As someone said in here earlier - if you can get it up the ramp, you can tow it down the road. Safety is a whole different issue.
Greg Guenther
Belleville, IL

Boat Name: Magnificat

Model/Year: 1970

Hull No. 473

Hailing Port: Belleville, IL
02/15/2009 4:50 AM Pacific Time

I just have to add my two cents worth to this discussion. Most of the discussion focuses on the ability of the vehicle and driver to manage a C22. Let me delve into the legalities of the situation. Most if not all states have acceptable weight ratios between tow vehicles and trailers. The Jeep Wrangler does not even come close I don't think to being legal to tow a C22. If you were involved in an accident, this would certainly be an issue. In the litigious society that we live in today, I would be very concerned about being "legal" in every respect when I am out on the road. There is too much at stake to take any chances. There is even the possibility that your insurance company could refuse to pay out any claim and you would be totally on your own financially.

Just a thought.

Mark Parent
Blue Eye, MO

Boat Name:

Model/Year: 1977

Hull No. 6912

Hailing Port: Branson, MO
02/16/2009 7:24 AM Pacific Time

I use my 1995 Wrangler (4 cyl.) with a 4" lift to tow my C22 out and up a very steep hill to my house for maintenance/upkeep and launch as well. I use gears extensively because I don't trust my brakes to handle the load. I would not trust my Wrangler to tow the C22 on the road. I believe the weight of the boat and trailer completely dwarfs the Wrangler. I suggest a robust pickup with a tow package.
Dean Hunt
Spirit Lake, Iowa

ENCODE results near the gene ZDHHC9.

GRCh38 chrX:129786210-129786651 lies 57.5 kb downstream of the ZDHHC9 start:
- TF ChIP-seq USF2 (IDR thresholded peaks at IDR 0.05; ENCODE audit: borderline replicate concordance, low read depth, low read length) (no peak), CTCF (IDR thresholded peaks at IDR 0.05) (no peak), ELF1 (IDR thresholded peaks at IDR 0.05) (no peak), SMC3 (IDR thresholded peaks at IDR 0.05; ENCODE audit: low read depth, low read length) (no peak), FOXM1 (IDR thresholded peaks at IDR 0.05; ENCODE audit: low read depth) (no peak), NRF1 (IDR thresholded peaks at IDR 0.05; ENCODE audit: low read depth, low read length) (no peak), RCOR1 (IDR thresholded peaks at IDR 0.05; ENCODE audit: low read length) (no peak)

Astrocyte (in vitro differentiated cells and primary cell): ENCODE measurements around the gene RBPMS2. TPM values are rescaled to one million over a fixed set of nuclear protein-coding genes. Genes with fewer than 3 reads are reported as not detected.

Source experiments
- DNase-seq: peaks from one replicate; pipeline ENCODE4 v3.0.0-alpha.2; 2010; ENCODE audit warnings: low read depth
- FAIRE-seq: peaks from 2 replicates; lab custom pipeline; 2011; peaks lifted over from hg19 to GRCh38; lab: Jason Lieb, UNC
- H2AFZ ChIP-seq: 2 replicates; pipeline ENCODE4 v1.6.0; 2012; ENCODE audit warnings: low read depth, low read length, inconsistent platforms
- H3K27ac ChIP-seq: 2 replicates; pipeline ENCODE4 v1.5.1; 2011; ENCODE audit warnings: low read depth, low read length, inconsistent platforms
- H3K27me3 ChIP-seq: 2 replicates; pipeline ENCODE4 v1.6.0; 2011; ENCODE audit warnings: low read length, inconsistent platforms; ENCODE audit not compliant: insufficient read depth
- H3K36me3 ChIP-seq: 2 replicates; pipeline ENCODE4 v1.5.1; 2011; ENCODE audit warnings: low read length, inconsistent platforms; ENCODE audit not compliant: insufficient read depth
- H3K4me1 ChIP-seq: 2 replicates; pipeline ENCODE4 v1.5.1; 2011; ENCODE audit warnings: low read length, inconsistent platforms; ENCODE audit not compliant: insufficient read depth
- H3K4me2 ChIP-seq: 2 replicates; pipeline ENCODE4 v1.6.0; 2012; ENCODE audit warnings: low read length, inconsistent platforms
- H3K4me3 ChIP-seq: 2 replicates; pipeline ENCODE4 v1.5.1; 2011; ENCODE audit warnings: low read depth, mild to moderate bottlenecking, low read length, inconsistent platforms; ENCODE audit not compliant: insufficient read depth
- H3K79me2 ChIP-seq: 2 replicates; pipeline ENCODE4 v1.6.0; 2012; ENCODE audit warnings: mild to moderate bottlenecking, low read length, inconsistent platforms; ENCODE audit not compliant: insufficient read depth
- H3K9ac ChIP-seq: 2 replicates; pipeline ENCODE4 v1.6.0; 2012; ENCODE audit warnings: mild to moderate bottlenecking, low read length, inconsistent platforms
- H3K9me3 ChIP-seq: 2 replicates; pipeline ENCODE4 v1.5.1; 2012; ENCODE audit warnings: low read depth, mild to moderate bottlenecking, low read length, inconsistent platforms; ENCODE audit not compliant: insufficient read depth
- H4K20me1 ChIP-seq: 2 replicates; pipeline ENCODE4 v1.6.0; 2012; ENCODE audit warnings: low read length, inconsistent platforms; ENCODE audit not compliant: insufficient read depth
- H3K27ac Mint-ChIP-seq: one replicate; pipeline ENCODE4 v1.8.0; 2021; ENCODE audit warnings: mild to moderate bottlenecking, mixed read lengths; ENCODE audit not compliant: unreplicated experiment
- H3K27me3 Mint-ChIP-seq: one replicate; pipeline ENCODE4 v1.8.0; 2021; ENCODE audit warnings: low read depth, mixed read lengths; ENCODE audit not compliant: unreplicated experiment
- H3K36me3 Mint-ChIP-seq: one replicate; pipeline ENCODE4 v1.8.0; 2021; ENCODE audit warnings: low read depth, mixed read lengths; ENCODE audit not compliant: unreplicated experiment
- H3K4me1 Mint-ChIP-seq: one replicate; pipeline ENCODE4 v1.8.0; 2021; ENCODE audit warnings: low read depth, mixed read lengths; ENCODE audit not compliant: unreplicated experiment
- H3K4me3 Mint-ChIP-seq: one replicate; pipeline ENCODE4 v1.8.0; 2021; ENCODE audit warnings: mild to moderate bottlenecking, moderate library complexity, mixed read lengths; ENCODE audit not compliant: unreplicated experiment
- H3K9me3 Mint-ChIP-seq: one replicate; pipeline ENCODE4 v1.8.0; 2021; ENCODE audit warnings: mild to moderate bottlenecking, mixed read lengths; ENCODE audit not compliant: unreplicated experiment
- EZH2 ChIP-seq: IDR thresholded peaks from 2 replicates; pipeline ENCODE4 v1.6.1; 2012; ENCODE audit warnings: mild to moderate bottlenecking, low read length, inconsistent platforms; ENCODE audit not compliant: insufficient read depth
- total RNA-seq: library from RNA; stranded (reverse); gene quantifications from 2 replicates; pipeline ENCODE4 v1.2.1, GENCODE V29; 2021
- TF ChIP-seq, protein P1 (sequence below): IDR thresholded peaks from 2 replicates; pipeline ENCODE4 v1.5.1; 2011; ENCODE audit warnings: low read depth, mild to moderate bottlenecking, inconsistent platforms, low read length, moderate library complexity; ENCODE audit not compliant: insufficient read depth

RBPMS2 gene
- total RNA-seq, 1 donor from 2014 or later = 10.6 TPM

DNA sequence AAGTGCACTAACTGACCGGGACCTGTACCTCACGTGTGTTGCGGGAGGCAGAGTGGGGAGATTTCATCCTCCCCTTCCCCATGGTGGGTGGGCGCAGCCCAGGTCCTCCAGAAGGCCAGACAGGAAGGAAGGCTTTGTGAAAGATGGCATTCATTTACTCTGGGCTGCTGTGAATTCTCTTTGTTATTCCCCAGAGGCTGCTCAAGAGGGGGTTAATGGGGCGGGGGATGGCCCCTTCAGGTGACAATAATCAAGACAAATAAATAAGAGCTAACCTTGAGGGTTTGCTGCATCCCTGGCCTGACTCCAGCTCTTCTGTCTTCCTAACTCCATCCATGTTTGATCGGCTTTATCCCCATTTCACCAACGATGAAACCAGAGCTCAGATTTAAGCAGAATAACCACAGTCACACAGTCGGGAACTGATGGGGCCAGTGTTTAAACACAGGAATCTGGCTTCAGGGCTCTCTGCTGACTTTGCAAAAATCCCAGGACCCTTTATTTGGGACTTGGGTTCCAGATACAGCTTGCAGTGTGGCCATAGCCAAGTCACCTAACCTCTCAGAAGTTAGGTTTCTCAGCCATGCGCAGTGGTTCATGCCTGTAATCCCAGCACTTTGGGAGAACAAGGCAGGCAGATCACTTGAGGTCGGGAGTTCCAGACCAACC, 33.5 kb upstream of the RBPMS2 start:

Boat Name: Stayin' Alive

Model/Year: C-22---1992

Hull No. 15239

Hailing Port: West Lake Okoboji
02/16/2009 11:21 AM Pacific Time

The weight of the boat being towed could potentially overwhelm the stability of the front end, as well as the steering.
The Jeep Wrangler has the towing capacity to haul up to and no more than 2000 lbs., due to the fact that a Wrangler towing more than 2000 lbs., forced to brake suddenly, can't avoid having its two front tires lift off the ground.
The Wrangler Unlimited has the ability to tow up to 3,500 lbs. due to having a longer wheel base, showing that the ability to haul comes not from the vehicle's size or weight, but from its length.

Dallas, TX

Boat Name:

Model/Year: 1985

Hull No. #13125

Hailing Port:
02/16/2009 12:50 PM Pacific Time

As stated the Wrangler would be fine from moving it around the marina and launching but for traveling long distance you are better of renting a u-haul or similar truck. Or finding a buddy with a good pick up/SUV.

I have a '99 Jeep Cherokee with the 4.0 auto and 4wd with a 5000lb tow rating, very close mechanically to yours. I can feel the boat quite a bit, specially vs driving the Suburban. The cherokee is supposed to weigh ~3000lbs empty and the boat probably about the same or more. Even with trailer brakes it is a large mass to move around.
The 4" lift would probably have changed the geometry of the steering on yours and will have a greater length of springs to sway with.

Good luck


Boat Name:


Hull No.

Hailing Port:
03/22/2009 6:43 AM Pacific Time


First off, let me thank everyone for contributing their advice on the subject. I really appreciated the different viewpoints.

So far, zero towing has occurred. Sadly, I am still boatless.

Given many of the issues that were raised, along with the fact that my poor jeep has recently developed some new mechanical problems that will need attention, I have altered my plan.

Find cheap dock space. Leave the boat in the water. Only trailer it when I have to, ie storm.

While this raises my month costs, i think its a whole lot easier (and safer) than towing, and rigging the boat every weekend or so...

Again, thanks alot to everyone for the help!

Trailers / Trailering